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Date:	Mon, 11 Aug 2014 12:11:21 +0200
From:	Thomas Hellstrom <>
To:	Mario Kleiner <>,
	Konrad Rzeszutek Wilk <>,
	Dave Airlie <>,
	Jerome Glisse <>
CC:	<>, <>,
	LKML <>,
	"" <>,
Subject: Re: CONFIG_DMA_CMA causes ttm performance problems/hangs.

On 08/10/2014 08:02 PM, Mario Kleiner wrote:
> On 08/10/2014 01:03 PM, Thomas Hellstrom wrote:
>> On 08/10/2014 05:11 AM, Mario Kleiner wrote:
>>> Resent this time without HTML formatting which lkml doesn't like.
>>> Sorry.
>>> On 08/09/2014 03:58 PM, Thomas Hellstrom wrote:
>>>> On 08/09/2014 03:33 PM, Konrad Rzeszutek Wilk wrote:
>>>>> On August 9, 2014 1:39:39 AM EDT, Thomas
>>>>> Hellstrom<>  wrote:
>>>>>> Hi.
>>>>> Hey Thomas!
>>>>>> IIRC I don't think the TTM DMA pool allocates coherent pages more
>>>>>> than
>>>>>> one page at a time, and _if that's true_ it's pretty unnecessary for
>>>>>> the
>>>>>> dma subsystem to route those allocations to CMA. Maybe Konrad could
>>>>>> shed
>>>>>> some light over this?
>>>>> It should allocate in batches and keep them in the TTM DMA pool for
>>>>> some time to be reused.
>>>>> The pages that it gets are in 4kb granularity though.
>>>> Then I feel inclined to say this is a DMA subsystem bug. Single page
>>>> allocations shouldn't get routed to CMA.
>>>> /Thomas
>>> Yes, seems you're both right. I read through the code a bit more and
>>> indeed the TTM DMA pool allocates only one page during each
>>> dma_alloc_coherent() call, so it doesn't need CMA memory. The current
>>> allocators don't check for single page CMA allocations and therefore
>>> try to get it from the CMA area anyway, instead of skipping to the
>>> much cheaper fallback.
>>> So the callers of dma_alloc_from_contiguous() could need that little
>>> optimization of skipping it if only one page is requested. For
>>> dma_generic_alloc_coherent
>>> <>
>>> andintel_alloc_coherent
>>> <> 
>>> this
>>> seems easy to do. Looking at the arm arch variants, e.g.,
>>> and
>>> i'm not sure if it is that easily done, as there aren't any fallbacks
>>> for such a case and the code looks to me as if that's at least
>>> somewhat intentional.
>>> As far as TTM goes, one quick one-line fix to prevent it from using
>>> the CMA at least on SWIOTLB, NOMMU and Intel IOMMU (when using the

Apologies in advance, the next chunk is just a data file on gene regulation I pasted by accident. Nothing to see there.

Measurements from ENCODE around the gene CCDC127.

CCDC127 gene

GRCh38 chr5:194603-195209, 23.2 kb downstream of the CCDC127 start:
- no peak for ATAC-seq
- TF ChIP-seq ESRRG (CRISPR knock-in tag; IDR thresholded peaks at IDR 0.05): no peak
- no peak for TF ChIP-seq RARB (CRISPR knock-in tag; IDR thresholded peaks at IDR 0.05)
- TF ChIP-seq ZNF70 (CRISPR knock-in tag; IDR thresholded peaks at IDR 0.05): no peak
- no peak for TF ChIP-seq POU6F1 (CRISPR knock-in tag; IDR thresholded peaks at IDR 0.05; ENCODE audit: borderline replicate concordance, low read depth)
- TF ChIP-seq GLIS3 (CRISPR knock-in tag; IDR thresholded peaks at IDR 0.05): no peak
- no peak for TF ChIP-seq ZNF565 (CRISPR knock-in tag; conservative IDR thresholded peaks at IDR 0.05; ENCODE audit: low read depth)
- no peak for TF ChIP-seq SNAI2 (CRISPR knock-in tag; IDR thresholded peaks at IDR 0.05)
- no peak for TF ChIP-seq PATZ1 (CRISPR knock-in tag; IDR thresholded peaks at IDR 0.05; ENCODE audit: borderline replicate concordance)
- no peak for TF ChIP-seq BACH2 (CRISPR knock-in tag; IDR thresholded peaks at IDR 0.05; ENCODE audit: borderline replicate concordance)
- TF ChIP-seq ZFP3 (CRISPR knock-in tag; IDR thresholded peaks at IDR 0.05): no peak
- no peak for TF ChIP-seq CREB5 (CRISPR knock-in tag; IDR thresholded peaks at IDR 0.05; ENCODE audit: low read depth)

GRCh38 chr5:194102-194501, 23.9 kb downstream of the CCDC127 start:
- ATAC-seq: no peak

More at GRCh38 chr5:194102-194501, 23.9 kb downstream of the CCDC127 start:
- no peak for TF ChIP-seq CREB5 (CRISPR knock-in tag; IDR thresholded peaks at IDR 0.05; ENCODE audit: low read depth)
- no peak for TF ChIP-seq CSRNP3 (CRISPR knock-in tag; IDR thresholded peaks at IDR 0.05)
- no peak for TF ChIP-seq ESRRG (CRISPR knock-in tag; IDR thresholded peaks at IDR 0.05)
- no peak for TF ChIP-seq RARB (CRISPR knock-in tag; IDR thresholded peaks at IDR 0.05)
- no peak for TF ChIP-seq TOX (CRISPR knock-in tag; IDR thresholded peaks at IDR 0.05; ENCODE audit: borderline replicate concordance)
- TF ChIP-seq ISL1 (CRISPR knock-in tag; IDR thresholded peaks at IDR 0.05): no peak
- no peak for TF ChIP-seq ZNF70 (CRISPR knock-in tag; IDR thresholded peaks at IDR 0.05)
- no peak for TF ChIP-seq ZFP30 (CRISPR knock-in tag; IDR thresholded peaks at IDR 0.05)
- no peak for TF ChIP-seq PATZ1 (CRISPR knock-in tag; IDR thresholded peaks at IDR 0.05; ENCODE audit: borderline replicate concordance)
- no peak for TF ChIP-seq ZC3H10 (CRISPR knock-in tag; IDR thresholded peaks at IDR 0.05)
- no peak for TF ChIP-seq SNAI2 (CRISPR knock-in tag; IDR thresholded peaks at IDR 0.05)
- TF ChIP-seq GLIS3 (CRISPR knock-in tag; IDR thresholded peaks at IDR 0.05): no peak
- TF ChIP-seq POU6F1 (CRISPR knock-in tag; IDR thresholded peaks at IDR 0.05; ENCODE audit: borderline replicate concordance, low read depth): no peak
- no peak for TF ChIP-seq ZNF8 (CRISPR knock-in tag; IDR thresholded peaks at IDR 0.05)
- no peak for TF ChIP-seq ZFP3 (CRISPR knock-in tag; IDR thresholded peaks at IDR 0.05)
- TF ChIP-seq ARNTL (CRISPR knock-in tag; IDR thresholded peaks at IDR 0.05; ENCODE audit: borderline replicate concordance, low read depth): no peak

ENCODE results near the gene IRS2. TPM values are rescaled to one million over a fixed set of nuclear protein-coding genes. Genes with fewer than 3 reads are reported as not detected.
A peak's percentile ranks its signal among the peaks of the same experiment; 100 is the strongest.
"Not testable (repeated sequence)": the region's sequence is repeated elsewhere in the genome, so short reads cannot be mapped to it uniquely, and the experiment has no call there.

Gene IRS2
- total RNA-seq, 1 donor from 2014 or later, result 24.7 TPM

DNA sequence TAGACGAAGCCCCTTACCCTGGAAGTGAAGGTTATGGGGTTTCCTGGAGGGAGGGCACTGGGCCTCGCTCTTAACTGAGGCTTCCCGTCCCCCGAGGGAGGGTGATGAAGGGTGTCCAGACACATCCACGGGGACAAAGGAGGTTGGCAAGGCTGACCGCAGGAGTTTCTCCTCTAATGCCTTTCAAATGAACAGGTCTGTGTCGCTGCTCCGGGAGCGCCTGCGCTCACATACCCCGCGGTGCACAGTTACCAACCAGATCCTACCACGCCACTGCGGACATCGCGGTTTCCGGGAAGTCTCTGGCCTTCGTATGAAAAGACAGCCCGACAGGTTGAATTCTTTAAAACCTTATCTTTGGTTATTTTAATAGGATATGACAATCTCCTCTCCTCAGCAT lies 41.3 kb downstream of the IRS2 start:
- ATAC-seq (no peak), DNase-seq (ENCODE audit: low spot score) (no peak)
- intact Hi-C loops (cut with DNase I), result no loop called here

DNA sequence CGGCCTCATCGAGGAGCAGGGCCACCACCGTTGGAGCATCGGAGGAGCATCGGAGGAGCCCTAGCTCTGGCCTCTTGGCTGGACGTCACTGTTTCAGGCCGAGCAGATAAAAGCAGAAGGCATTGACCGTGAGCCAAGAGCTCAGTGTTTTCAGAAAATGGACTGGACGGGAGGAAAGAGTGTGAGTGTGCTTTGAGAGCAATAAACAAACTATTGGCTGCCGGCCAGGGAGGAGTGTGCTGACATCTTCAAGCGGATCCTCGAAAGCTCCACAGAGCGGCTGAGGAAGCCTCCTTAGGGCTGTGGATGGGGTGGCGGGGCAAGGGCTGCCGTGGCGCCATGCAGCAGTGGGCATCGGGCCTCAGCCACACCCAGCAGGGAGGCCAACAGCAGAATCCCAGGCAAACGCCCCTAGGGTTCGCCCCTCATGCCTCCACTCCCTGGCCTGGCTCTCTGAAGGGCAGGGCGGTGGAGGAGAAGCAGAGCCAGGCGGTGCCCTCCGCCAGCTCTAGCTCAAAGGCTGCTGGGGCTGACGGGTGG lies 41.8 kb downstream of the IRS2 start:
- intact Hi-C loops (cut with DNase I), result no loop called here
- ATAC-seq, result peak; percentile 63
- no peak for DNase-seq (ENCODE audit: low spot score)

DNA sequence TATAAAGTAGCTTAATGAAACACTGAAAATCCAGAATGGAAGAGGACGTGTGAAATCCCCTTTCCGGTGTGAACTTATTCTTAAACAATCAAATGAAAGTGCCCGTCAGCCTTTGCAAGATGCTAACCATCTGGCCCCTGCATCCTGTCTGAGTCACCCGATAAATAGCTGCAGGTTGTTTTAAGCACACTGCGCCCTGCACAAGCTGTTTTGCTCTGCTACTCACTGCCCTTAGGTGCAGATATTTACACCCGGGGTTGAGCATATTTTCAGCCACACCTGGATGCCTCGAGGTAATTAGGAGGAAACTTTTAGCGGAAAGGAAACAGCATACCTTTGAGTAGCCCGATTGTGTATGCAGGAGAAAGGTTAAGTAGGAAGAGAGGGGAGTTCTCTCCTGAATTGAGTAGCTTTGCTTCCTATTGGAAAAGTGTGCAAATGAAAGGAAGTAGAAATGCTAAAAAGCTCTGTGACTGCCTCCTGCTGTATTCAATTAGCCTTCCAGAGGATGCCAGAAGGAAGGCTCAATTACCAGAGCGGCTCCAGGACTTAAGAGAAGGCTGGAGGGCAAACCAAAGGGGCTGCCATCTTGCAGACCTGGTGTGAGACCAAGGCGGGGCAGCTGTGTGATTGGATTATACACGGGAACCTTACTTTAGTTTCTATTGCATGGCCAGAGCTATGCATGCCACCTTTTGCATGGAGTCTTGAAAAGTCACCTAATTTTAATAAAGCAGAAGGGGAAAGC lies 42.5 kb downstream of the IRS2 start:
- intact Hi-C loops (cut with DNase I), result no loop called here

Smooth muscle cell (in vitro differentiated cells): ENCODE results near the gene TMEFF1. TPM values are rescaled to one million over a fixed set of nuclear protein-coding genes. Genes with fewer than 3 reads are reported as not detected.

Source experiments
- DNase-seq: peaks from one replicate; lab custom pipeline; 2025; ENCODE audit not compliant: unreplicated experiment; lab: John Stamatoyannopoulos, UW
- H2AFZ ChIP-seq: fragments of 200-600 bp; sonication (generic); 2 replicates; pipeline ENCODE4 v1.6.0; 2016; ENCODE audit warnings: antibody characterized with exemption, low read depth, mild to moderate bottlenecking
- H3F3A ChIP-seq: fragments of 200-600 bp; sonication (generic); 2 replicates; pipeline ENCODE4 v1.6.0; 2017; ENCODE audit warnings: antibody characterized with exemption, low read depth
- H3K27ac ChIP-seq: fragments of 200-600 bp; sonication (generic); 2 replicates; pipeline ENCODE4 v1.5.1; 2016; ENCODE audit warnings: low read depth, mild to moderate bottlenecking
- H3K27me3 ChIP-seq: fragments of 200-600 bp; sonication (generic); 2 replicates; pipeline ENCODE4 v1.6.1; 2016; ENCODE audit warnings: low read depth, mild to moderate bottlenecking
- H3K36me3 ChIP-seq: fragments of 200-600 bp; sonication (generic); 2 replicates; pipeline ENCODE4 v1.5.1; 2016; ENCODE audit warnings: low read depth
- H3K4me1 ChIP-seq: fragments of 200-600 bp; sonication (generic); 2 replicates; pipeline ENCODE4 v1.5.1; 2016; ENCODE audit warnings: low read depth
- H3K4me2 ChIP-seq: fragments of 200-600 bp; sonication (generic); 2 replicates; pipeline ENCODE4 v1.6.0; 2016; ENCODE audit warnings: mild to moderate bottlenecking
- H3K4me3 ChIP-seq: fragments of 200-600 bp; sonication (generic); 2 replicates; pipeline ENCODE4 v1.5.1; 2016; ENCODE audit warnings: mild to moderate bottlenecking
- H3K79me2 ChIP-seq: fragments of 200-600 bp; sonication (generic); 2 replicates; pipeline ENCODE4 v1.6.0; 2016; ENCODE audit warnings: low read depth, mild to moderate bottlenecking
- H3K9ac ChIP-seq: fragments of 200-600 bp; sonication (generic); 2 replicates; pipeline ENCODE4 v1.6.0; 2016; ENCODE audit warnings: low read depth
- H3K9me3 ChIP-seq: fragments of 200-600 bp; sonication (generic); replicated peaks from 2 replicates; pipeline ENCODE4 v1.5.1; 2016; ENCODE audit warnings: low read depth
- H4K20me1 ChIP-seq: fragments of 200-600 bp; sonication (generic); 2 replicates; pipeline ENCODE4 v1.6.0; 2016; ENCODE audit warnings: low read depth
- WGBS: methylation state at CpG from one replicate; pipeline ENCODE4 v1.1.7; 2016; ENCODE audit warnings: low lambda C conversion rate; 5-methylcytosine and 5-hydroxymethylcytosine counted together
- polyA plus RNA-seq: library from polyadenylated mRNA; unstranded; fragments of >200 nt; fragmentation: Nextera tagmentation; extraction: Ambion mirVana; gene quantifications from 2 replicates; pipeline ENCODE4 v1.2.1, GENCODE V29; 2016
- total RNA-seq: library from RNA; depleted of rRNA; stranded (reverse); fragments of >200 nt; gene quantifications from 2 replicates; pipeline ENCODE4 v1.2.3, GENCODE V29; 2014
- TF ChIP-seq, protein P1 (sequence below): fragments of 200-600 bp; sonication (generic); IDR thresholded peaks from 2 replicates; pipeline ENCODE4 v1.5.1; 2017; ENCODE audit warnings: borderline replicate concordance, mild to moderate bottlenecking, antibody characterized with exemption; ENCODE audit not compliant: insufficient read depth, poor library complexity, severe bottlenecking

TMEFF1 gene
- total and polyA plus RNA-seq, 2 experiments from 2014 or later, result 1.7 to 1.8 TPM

>>> above methods) would be to clear the __GFP_WAIT
>>> <>
>>> flag from the
>>> passed gfp_t flags. That would trigger the well working fallback.
>>> So, is
>>> __GFP_WAIT 
>>> <> 
>>> needed
>>> for those single page allocations that go through__ttm_dma_alloc_page
>>> <>?
>>> It would be nice to have such a simple, non-intrusive one-line patch
>>> that we still could get into 3.17 and then backported to older stable
>>> kernels to avoid the same desktop hangs there if CMA is enabled. It
>>> would be also nice for actual users of CMA to not use up lots of CMA
>>> space for gpu's which don't need it. I think DMA_CMA was introduced
>>> around 3.12.
>> I don't think that's a good idea. Omitting __GFP_WAIT would cause
>> unnecessary memory allocation errors on systems under stress.
>> I think this should be filed as a DMA subsystem kernel bug / regression
>> and an appropriate solution should be worked out together with the DMA
>> subsystem maintainers and then backported.
> Ok, so it is needed. I'll file a bug report.
>>> The other problem is that probably TTM does not reuse pages from the
>>> DMA pool. If i trace the __ttm_dma_alloc_page
>>> <>
>>> and
>>> __ttm_dma_free_page
>>> <>
>>> calls for
>>> those single page allocs/frees, then over a 20 second interval of
>>> tracing and switching tabs in firefox, scrolling things around etc. i
>>> find about as many alloc's as i find free's, e.g., 1607 allocs vs.
>>> 1648 frees.
>> This is because historically the pools have been designed to keep only
>> pages with nonstandard caching attributes since changing page caching
>> attributes have been very slow but the kernel page allocators have been
>> reasonably fast.
>> /Thomas
> Ok. A bit more ftraceing showed my hang problem case goes through the
> "if (is_cached)" paths, so the pool doesn't recycle anything and i see
> it bouncing up and down by 4 pages all the time.
> But for the non-cached case, which i don't hit with my problem, could
> one of you look at line 954...
> ... and tell me why that unconditional npages = count; assignment
> makes sense? It seems to essentially disable all recycling for the dma
> pool whenever the pool isn't filled up to/beyond its maximum with free
> pages? When the pool is filled up, lots of stuff is recycled, but when
> it is already somewhat below capacity, it gets "punished" by not
> getting refilled? I'd just like to understand the logic behind that line.
> thanks,
> -mario

I'll happily forward that question to Konrad who wrote the code (or it
may even stem from the ordinary page pool code which IIRC has Dave
Airlie / Jerome Glisse as authors)

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